In honour of Australia Day, findmypast.com has published two important convict record sets containing over 500,000 convicts and early settlers.
The Convict Transportation Registers 1787-1870 database contains original handwritten records and transcripts relating to some 123,000 convicts.
It includes information on convicts’ transportation, listing their ship and year of arrival, as well as some information about their sentencing: when and where they were convicted, and whether their term of transportation was seven years, fourteen years or life. You might just find that this record reveals the vital clue needed to track down your convict ancestors’ whereabouts in the British Isles prior to transportation.
The record of a certain Francis Howard Greenway shows that before becoming Australia’s first eminent architect – credited with the design of Hyde Park Barracks, the Parramatta Female Factory, St James’ Church and many other Sydney buildings – he was sentenced to transportation for 14 years on 23 March 1812.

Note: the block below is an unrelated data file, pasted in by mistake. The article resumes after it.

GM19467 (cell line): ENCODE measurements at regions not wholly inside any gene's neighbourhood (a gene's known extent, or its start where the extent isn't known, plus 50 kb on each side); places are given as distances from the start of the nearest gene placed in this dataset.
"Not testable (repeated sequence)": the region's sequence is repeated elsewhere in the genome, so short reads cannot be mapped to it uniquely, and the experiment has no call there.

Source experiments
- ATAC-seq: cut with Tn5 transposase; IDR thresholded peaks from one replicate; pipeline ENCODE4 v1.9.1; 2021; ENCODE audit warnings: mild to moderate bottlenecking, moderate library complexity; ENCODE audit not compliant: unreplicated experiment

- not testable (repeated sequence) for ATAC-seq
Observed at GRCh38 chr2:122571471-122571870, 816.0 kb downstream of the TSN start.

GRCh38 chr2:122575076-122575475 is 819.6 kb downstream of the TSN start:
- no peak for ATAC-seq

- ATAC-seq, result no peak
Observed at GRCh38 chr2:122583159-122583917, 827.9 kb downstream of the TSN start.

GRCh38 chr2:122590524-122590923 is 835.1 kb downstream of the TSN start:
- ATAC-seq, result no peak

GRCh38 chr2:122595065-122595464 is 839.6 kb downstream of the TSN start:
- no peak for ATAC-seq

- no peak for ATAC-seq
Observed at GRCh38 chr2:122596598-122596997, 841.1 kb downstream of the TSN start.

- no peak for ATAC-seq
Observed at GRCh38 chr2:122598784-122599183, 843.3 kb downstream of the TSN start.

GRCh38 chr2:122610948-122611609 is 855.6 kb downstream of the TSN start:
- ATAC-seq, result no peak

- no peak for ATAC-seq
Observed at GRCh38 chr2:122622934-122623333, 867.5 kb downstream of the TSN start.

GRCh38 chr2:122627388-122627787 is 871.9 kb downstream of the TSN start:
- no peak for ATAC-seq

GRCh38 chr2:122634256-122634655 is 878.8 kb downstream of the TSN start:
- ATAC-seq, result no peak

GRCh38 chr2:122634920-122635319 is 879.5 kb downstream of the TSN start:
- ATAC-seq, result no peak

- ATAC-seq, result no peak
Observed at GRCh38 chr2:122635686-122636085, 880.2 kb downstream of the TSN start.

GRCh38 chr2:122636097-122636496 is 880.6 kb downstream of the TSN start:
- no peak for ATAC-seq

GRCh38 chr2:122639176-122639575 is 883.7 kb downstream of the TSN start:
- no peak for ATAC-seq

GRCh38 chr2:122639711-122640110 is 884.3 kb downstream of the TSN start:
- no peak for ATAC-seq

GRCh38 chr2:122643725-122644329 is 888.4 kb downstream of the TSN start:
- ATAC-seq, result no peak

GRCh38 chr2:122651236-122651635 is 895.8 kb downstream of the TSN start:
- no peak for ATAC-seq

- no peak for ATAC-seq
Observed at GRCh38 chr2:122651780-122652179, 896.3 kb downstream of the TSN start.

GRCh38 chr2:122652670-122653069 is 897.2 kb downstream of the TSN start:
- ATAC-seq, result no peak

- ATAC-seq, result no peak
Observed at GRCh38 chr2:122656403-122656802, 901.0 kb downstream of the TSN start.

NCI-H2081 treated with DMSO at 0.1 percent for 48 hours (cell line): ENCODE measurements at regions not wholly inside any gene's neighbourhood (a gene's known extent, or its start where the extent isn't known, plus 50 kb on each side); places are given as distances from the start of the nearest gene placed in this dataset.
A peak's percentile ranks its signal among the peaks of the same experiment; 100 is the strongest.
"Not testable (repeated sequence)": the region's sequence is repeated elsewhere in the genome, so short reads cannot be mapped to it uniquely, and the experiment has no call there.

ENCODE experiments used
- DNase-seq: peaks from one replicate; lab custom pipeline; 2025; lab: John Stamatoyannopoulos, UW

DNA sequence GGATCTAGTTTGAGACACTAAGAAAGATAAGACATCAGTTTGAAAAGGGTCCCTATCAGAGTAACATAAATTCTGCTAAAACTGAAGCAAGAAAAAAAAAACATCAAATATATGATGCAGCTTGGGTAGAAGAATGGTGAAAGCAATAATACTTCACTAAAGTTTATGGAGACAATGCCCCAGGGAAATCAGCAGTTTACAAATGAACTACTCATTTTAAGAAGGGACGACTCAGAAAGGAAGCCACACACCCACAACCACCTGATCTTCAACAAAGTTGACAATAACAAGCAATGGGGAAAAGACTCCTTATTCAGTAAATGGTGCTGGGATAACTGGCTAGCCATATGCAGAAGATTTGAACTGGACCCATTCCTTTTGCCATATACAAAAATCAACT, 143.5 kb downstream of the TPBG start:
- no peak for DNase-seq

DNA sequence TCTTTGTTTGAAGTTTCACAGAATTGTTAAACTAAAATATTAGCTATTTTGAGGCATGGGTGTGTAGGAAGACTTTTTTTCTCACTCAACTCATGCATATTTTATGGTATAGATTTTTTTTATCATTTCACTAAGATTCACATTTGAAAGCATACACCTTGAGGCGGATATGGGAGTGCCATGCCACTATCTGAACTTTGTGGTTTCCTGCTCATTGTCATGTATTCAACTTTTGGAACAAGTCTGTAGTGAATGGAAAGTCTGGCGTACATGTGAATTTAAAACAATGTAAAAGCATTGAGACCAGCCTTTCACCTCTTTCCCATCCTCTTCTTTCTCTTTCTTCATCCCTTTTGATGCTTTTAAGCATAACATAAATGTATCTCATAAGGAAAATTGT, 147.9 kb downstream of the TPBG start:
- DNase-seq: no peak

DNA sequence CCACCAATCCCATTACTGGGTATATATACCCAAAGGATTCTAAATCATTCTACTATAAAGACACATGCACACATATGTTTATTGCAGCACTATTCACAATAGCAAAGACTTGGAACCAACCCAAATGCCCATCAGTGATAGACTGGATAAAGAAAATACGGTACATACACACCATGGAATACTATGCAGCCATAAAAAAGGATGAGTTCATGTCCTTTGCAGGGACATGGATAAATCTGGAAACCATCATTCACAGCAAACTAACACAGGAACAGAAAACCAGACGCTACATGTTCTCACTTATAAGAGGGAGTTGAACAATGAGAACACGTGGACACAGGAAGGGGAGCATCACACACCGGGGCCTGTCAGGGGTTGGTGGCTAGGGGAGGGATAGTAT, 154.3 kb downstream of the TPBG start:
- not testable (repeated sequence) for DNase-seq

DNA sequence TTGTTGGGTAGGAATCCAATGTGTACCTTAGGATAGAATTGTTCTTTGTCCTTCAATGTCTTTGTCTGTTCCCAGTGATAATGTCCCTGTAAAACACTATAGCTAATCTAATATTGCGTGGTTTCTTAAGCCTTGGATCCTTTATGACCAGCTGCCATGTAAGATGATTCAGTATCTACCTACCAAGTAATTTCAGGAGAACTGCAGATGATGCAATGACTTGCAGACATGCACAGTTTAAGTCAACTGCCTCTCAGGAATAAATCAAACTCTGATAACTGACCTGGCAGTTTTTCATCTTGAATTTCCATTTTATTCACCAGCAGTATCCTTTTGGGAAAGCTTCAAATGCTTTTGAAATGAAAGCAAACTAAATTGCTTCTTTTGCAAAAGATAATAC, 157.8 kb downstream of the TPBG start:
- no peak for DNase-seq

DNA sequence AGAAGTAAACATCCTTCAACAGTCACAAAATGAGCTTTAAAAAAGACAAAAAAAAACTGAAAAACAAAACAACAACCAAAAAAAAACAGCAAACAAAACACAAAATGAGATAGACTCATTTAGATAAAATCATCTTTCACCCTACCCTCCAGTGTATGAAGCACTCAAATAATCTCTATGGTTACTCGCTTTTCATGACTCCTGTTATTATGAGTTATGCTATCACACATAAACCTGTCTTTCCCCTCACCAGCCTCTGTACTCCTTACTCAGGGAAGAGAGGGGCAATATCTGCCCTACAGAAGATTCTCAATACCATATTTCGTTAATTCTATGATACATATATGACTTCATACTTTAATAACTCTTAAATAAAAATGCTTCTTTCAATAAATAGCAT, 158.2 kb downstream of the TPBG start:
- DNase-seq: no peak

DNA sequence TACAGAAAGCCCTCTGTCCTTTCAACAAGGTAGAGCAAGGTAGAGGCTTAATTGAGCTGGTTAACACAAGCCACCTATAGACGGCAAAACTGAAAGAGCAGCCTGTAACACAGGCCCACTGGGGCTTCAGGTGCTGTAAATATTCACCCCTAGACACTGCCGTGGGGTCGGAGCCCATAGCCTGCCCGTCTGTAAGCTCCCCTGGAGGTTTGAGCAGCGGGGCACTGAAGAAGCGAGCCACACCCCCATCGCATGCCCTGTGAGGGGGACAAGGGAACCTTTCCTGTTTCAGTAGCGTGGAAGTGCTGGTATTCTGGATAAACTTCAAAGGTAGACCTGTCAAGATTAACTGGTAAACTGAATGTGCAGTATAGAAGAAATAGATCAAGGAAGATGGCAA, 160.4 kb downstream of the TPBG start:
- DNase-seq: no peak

Convicted in Bristol, Francis Greenway’s record from the Convict Transportation Registers 1787-1870 reveals that he travelled to the new colony on the General Hewett and arrived in 1813.
Another great new resource on findmypast.com is the New South Wales and Tasmania: Settlers and Convicts 1787-1859 dataset, which consists of transcripts, indexes and original handwritten records relating to convicts, former convicts and settlers.
These records contain details of convicts’ and settlers’ year of birth, ship and year of arrival in the colony, occupation and place of residence in the colonies. This invaluable information can help you flesh out the details of your ancestors’ lives in the early colonies.
Pioneers Elizabeth and John Macarthur appear among the New South Wales and Tasmania: Settlers and Convicts 1787-1859 records. Having arrived free in the colony in 1790 aboard the Scarborough, the couple and their family are listed as landholders in Parramatta.
Delve into Australia’s early colonial history and search for your own convict or settler ancestors among these new record sets today!